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Lawrence Weston, Bristol facts for kids

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Lawrence Weston
Population 10,947 
OS grid reference ST541781
Unitary authority
Ceremonial county
Region
Country England
Sovereign state United Kingdom
Post town BRISTOL
Postcode district BS11
Dialling code 0117
Police Avon and Somerset
Fire Avon
Ambulance Great Western
EU Parliament South West England
UK Parliament
  • Bristol North West
List of places
UK
England
BristolCoordinates: 51°30′07″N 2°39′32″W / 51.502°N 2.659°W / 51.502; -2.659
Lawrence-Weston-Flats
Council owned flats in Long Cross, Lawrence Weston

Lawrence Weston is a post war housing estate in north west Bristol between Henbury and Shirehampton.

The estate is bounded in the east by the Blaise Castle estate and woods. It is situated at the edge of the Severn flood plain, directly beneath the wooded Kingsweston Hill. The industrial complex and port of Avonmouth is a mile or so west, across the flood plain. Lawrence Weston forms part of the city ward of Kingsweston.

Lawrence Weston was originally a hamlet, a tything of the parish of Henbury. It was transformed in the late 1940s and early 1950s, when the estate was built, absorbing both the original hamlet and the neighbouring hamlet of Kings Weston. Originally council owned, much of the housing stock is now in private hands. It is known as "El Dub" or "L' Dub" to its inhabitants. The row of shops in Ridingleaze has been revamped and each shop is now adorned with a mural.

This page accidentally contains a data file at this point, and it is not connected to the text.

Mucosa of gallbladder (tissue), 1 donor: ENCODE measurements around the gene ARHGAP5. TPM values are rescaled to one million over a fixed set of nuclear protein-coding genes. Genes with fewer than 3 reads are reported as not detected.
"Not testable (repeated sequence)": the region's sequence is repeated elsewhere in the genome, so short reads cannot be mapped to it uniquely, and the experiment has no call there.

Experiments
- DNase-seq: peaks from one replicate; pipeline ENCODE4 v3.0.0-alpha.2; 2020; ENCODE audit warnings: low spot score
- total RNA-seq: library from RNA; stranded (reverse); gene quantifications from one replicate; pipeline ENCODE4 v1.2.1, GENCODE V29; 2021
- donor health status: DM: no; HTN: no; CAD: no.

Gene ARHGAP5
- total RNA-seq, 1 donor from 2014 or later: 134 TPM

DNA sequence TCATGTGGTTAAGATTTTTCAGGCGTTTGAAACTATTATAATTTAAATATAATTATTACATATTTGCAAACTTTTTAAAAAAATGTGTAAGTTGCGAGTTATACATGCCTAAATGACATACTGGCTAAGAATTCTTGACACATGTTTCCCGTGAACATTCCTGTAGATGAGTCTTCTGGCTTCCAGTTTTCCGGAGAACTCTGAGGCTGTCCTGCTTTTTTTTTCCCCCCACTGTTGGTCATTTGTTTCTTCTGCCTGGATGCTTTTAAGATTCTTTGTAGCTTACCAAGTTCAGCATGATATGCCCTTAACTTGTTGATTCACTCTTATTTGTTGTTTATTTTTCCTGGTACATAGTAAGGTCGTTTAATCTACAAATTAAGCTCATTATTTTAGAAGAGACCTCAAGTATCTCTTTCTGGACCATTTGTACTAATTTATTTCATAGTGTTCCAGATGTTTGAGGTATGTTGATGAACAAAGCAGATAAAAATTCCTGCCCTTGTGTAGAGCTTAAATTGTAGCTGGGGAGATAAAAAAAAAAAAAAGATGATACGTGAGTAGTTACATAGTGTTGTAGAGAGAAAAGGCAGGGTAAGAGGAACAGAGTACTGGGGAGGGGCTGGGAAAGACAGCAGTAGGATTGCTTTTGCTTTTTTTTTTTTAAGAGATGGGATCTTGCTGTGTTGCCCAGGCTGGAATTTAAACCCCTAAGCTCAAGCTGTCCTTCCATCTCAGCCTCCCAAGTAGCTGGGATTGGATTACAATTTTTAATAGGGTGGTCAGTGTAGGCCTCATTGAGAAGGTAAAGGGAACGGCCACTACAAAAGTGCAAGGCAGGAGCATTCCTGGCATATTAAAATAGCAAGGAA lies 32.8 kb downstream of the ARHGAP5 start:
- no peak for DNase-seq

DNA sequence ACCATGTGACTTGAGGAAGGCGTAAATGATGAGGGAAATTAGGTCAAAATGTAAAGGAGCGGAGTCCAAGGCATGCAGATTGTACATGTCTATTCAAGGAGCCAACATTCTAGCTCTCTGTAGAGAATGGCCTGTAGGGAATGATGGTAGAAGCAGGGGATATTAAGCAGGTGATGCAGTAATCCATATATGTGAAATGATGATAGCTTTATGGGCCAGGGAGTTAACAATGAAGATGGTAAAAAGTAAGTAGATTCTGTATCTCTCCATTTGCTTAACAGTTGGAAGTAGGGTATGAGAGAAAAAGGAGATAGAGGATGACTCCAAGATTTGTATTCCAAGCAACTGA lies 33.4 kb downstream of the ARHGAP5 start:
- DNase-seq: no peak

Lawrence Weston is well known locally for its vibrant facilities for young people. There are two youth centres, a BMX track, a young people's shop called Juicy Blitz and a Youth Inclusion project. It has a community farm and a range of clubs and groups for young people.

Kings Weston House and Kings Weston Roman Villa both lie near the western end of the estate.

Lawrence Weston Moor

Lawrence Weston Moor is an 11.9 hectare local nature reserve leased from Bristol City Council and managed by the Avon Wildlife Trust. The drier fields are hay meadows where plants such as meadowsweet and pepper-saxifrage are common. The wetter meadows have ragged robin, marsh marigold and creeping forget-me-not. The fields and old pollarded willows support birds such as reed buntings, snipe reed and sedge warblers little owls and kestrels. The rhynes are rich in water plants and provide homes for frogs and many insects, such as dragonflies.

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